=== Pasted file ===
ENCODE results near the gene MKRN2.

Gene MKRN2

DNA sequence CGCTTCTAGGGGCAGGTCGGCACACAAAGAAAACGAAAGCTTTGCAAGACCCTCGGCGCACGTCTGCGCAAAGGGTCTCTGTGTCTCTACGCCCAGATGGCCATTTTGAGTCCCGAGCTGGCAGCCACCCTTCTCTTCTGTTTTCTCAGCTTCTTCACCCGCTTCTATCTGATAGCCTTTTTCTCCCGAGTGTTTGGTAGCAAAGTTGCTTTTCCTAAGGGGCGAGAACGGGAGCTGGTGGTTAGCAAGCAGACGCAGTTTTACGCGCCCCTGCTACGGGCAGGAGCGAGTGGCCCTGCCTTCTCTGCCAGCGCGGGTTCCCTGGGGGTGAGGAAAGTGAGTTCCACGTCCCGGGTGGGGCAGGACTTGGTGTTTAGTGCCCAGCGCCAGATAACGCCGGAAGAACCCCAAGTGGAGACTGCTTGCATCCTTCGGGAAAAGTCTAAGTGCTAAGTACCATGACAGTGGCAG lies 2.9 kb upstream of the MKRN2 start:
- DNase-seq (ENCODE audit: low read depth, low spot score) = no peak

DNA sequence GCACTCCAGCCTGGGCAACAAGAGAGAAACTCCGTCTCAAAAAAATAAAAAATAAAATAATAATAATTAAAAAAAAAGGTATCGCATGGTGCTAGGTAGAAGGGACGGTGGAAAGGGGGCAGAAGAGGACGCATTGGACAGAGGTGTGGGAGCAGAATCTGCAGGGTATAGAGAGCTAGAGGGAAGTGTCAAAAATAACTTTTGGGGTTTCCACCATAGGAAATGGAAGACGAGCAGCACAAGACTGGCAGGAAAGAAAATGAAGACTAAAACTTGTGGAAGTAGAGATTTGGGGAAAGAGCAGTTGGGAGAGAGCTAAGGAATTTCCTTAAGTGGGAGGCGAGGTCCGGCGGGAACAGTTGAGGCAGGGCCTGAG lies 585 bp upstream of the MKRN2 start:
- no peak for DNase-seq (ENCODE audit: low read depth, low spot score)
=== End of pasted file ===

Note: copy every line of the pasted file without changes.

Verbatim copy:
ENCODE results near the gene MKRN2.

Gene MKRN2

DNA sequence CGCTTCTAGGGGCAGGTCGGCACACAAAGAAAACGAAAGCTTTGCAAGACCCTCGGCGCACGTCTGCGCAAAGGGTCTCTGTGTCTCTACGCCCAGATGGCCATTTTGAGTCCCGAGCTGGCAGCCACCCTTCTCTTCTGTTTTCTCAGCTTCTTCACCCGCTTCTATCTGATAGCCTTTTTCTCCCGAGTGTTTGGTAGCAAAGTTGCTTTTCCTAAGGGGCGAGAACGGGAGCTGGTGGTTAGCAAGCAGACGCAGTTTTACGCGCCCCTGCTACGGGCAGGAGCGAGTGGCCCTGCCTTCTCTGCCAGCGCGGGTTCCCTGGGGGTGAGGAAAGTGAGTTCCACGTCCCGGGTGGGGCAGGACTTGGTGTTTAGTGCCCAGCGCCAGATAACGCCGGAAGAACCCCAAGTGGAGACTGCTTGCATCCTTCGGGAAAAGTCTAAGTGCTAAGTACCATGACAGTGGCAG lies 2.9 kb upstream of the MKRN2 start:
- DNase-seq (ENCODE audit: low read depth, low spot score) = no peak

DNA sequence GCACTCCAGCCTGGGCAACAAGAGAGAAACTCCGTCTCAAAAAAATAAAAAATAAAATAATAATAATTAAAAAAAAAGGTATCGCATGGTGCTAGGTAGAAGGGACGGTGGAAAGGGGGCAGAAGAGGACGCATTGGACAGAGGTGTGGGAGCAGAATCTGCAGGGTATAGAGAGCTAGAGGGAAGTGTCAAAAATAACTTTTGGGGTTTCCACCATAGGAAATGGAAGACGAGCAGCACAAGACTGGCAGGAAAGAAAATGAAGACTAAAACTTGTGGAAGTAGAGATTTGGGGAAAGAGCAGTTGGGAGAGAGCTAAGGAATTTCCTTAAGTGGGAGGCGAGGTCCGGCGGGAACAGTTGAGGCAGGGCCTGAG lies 585 bp upstream of the MKRN2 start:
- no peak for DNase-seq (ENCODE audit: low read depth, low spot score)